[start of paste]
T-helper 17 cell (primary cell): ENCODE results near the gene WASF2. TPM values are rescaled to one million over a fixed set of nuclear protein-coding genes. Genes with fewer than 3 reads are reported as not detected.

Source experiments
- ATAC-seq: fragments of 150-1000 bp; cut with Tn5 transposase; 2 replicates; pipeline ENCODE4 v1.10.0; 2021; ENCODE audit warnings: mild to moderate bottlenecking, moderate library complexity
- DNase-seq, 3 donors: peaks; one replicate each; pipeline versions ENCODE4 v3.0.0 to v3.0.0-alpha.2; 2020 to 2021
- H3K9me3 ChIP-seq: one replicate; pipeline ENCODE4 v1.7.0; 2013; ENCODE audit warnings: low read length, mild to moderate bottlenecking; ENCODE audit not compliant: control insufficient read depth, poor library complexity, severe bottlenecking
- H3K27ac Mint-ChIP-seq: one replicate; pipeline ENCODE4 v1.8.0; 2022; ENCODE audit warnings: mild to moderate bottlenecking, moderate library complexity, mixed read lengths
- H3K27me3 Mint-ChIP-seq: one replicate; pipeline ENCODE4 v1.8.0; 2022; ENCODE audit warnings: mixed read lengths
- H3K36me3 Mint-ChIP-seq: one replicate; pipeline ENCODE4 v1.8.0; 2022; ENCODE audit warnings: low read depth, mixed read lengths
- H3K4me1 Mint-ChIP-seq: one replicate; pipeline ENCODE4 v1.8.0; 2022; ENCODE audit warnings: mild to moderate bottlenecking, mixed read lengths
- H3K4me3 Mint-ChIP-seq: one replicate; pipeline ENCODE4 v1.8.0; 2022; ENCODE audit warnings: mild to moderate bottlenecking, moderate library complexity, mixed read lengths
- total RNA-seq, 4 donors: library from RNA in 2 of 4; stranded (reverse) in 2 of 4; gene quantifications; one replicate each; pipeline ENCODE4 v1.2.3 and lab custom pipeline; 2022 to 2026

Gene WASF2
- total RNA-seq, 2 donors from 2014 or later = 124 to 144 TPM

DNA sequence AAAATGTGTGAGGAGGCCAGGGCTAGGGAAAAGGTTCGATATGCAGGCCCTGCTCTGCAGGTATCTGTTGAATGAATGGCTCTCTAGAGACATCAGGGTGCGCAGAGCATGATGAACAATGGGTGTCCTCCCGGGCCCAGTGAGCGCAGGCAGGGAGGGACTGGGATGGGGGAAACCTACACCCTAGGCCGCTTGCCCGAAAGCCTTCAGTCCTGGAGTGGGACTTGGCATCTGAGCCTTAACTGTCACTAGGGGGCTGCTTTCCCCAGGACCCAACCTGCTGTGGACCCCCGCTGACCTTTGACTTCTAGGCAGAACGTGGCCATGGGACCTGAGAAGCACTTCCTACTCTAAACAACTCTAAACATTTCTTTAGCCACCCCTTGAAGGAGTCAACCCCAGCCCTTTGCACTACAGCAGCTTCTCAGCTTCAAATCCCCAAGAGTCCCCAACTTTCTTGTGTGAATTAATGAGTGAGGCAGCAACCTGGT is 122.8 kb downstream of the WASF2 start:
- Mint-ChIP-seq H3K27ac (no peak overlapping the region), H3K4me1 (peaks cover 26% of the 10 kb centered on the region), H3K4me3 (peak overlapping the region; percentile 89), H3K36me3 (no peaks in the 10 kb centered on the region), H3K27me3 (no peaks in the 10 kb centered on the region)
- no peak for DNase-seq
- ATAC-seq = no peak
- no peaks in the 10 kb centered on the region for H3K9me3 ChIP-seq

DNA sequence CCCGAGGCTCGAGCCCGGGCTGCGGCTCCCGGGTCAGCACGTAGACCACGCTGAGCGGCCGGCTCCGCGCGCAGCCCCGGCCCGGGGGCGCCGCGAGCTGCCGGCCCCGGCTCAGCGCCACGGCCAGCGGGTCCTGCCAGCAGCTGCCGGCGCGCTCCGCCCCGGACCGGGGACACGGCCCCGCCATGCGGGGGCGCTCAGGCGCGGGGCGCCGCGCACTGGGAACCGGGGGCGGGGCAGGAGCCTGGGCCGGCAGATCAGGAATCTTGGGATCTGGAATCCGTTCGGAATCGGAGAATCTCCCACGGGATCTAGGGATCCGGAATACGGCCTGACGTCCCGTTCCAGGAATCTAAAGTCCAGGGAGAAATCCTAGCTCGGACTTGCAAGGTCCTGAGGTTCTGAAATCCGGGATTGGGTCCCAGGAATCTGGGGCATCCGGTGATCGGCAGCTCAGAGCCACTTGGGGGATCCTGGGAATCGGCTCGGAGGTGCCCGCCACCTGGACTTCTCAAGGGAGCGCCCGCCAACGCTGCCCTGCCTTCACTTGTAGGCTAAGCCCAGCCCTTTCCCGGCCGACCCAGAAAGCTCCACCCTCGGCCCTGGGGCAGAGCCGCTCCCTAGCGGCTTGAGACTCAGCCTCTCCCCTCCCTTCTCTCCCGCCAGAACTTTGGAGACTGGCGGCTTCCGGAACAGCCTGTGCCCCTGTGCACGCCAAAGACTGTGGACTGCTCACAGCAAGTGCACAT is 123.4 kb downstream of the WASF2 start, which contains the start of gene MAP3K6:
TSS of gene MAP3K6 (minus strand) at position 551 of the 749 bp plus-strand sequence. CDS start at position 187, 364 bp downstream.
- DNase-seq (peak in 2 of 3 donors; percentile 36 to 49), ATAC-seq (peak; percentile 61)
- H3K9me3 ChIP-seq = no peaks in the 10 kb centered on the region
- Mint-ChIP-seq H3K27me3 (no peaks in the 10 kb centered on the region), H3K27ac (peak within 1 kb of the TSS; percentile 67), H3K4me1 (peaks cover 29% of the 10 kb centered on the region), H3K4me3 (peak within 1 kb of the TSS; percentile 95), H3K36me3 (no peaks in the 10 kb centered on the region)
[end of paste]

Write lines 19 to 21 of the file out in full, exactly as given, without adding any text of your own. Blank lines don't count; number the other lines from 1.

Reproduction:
DNA sequence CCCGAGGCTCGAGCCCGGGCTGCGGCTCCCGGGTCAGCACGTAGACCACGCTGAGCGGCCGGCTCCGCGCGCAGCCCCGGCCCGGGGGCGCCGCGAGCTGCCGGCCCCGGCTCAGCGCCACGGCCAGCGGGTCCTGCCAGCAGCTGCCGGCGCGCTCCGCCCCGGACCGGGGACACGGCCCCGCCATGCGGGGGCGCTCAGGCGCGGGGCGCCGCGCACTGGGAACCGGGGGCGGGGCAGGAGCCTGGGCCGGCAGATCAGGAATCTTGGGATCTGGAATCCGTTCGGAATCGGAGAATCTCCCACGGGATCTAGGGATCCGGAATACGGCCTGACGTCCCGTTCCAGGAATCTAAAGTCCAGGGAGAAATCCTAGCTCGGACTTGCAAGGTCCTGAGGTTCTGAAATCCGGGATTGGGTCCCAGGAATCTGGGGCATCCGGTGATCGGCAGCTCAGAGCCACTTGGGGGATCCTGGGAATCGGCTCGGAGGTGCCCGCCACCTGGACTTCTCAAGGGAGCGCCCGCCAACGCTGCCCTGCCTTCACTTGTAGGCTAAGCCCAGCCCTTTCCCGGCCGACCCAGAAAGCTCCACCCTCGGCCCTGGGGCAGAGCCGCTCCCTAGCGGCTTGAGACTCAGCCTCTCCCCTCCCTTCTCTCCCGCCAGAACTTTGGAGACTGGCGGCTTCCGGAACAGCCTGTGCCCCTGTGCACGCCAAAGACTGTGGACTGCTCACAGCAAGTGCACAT is 123.4 kb downstream of the WASF2 start, which contains the start of gene MAP3K6:
TSS of gene MAP3K6 (minus strand) at position 551 of the 749 bp plus-strand sequence. CDS start at position 187, 364 bp downstream.
- DNase-seq (peak in 2 of 3 donors; percentile 36 to 49), ATAC-seq (peak; percentile 61)